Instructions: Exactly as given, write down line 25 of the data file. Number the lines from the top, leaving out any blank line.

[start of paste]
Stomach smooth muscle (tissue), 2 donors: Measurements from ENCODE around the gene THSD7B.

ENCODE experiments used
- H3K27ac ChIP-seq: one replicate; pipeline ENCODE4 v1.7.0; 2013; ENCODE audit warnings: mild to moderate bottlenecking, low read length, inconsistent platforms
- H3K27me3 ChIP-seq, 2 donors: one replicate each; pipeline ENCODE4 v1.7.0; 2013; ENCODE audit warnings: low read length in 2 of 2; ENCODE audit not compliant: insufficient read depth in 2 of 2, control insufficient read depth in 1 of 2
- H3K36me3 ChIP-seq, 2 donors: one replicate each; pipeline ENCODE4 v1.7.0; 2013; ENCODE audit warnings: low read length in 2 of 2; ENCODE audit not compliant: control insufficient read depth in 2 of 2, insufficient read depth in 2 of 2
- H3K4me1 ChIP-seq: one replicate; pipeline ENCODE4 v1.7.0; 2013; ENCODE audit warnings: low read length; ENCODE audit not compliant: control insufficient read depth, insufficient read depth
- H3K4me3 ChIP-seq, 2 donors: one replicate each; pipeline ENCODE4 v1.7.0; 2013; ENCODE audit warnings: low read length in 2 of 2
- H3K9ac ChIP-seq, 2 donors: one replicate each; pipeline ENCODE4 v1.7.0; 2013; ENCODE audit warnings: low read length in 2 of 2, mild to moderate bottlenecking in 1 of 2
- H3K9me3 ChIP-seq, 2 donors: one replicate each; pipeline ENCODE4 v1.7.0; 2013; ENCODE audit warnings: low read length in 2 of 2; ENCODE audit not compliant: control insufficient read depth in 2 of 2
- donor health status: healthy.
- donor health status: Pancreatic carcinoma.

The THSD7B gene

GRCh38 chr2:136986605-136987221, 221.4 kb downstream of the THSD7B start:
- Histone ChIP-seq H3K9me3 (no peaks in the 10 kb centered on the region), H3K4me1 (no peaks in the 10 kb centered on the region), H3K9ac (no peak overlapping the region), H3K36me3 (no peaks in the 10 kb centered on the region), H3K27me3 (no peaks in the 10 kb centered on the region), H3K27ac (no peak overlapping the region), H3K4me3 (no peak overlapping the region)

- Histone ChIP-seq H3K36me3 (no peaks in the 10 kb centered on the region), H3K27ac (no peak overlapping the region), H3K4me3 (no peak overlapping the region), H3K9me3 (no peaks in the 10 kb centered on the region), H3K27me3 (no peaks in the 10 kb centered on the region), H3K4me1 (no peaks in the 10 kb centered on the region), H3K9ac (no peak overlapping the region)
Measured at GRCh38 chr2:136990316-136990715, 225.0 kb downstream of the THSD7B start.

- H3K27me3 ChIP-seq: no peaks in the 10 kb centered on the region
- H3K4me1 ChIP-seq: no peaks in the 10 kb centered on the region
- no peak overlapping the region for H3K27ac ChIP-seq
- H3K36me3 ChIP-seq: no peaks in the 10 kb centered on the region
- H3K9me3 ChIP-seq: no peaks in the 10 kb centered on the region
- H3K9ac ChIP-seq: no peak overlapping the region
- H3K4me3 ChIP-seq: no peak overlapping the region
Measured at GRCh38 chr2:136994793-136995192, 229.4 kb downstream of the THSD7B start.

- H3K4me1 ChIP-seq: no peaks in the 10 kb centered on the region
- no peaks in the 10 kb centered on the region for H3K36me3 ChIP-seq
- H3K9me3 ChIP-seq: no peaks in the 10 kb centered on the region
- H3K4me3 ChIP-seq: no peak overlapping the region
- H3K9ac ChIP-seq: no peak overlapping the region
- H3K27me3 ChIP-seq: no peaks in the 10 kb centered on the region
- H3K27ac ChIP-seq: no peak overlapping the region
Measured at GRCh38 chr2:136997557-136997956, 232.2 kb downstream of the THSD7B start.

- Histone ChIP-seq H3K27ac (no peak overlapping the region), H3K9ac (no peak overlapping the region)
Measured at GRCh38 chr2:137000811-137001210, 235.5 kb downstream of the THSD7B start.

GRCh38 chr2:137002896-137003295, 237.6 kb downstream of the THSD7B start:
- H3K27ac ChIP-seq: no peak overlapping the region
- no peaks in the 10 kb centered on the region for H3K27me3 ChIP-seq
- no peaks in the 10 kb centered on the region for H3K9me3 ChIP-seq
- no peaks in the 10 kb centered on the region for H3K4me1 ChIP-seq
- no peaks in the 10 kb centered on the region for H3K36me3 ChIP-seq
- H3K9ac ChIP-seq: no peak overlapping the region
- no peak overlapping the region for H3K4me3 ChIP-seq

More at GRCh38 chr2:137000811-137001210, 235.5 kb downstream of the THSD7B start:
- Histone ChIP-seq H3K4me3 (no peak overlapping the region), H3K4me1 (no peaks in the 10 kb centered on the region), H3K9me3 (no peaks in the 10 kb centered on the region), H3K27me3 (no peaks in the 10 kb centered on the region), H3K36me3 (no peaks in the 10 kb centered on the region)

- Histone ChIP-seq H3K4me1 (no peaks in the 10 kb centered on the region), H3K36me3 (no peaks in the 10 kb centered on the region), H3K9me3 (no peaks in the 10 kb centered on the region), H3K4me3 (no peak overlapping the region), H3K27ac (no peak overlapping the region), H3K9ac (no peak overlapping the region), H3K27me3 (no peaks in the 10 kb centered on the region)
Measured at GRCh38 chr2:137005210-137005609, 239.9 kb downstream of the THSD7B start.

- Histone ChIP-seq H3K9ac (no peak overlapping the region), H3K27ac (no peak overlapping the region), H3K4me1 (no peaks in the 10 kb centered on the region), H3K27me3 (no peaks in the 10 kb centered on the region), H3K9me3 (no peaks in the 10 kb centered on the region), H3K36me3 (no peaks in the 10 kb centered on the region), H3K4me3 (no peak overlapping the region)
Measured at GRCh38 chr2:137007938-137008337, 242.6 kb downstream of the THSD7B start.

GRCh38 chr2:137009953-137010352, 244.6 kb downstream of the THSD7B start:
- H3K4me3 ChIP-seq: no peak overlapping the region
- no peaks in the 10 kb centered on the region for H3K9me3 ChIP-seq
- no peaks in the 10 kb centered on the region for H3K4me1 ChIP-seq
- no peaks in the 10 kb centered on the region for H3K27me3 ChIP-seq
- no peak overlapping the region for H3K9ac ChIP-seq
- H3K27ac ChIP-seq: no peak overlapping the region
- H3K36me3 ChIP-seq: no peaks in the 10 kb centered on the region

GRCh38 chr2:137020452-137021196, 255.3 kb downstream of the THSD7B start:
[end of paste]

- H3K4me1 ChIP-seq: no peaks in the 10 kb centered on the region